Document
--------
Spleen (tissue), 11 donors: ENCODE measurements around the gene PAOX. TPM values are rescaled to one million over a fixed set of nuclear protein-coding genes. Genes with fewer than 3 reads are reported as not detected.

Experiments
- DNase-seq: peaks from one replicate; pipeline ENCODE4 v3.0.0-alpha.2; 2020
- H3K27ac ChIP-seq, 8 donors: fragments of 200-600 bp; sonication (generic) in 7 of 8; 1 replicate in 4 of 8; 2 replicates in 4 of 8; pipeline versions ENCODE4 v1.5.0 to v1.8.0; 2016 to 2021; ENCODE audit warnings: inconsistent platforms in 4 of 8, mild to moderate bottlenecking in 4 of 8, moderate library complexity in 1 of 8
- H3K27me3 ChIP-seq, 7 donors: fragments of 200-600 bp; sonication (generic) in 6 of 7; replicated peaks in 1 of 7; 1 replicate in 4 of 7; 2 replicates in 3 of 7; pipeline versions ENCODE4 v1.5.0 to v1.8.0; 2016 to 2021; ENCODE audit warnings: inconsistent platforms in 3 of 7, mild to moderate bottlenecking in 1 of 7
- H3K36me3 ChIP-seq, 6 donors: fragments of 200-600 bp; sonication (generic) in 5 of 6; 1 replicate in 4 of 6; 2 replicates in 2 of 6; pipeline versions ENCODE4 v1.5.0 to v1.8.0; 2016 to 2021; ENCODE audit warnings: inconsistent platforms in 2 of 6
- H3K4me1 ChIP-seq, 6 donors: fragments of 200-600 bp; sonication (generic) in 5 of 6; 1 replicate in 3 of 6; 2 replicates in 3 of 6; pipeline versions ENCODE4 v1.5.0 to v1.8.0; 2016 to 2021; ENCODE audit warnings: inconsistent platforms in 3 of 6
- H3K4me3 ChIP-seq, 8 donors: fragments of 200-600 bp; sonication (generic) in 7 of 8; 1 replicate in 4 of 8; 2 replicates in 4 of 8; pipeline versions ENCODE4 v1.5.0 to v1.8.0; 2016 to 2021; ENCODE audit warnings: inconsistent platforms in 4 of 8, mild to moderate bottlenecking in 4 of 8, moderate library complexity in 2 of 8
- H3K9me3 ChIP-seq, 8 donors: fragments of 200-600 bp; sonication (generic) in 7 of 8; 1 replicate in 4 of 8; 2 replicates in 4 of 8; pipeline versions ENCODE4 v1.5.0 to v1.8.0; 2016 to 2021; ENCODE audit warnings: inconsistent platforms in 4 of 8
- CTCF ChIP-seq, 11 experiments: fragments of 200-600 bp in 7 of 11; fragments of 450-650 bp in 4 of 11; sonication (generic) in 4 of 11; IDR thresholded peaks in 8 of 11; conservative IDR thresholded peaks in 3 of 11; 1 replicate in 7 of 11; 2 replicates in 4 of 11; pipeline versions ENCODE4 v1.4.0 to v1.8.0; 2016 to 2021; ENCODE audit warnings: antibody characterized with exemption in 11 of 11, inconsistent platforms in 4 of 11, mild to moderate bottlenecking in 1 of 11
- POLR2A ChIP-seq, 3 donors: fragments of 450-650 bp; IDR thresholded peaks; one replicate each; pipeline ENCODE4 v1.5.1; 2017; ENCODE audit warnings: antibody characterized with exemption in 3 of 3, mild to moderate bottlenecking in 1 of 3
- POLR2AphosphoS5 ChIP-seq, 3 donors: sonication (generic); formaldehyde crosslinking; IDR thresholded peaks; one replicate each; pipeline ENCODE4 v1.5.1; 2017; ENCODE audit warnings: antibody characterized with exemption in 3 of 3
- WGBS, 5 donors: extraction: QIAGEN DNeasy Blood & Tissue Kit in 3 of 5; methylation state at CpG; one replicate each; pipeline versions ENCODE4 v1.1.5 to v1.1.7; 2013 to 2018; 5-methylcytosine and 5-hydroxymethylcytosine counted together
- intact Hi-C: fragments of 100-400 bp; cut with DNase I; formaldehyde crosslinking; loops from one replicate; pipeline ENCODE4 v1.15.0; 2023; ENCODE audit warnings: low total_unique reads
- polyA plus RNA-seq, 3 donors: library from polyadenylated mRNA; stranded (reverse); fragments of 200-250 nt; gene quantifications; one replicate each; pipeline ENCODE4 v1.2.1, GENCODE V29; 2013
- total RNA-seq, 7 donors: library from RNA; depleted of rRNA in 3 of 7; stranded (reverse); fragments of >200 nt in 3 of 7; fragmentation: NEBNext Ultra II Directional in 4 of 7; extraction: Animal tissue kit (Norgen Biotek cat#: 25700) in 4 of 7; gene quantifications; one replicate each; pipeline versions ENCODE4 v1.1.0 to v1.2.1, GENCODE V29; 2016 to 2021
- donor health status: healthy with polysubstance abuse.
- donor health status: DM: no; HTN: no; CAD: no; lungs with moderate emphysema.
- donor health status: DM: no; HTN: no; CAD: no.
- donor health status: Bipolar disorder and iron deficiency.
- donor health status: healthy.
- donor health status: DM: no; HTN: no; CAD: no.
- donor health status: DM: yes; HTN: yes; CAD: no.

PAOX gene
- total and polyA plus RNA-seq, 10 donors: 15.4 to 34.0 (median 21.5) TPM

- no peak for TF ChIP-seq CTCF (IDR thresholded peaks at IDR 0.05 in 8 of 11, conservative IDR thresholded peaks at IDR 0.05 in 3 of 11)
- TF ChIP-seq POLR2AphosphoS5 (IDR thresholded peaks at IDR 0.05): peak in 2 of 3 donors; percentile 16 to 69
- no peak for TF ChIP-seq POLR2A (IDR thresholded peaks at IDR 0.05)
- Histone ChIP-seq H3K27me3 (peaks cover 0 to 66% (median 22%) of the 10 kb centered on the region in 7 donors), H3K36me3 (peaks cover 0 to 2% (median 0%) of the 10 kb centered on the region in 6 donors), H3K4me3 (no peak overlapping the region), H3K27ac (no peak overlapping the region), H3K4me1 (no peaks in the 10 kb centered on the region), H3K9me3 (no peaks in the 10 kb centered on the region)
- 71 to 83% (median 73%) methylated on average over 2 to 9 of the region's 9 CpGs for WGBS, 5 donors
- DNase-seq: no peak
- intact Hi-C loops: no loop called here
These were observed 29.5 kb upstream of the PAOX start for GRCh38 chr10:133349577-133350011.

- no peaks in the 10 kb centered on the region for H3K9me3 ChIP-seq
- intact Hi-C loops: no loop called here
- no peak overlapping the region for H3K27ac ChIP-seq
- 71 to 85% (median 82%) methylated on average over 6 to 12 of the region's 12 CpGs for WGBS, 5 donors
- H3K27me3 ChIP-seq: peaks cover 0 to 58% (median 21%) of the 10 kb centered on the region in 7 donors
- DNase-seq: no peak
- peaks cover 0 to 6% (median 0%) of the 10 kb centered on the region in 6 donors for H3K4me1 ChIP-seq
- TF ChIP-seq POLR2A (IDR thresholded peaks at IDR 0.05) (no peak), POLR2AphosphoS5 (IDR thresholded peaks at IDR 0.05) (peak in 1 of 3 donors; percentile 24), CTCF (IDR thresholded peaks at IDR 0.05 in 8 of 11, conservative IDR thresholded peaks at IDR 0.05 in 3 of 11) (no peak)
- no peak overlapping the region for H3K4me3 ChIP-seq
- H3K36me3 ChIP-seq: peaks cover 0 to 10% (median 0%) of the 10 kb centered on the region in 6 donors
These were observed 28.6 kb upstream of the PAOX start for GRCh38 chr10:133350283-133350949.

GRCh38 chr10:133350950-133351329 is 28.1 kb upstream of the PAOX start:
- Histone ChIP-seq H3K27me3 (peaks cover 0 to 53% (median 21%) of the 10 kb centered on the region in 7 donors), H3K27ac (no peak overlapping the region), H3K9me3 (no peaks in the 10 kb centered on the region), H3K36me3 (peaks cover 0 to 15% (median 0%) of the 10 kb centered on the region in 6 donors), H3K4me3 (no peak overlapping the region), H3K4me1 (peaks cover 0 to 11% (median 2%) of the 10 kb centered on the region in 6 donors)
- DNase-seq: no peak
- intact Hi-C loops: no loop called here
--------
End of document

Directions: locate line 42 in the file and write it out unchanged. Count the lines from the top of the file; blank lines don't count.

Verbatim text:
- no peak overlapping the region for H3K4me3 ChIP-seq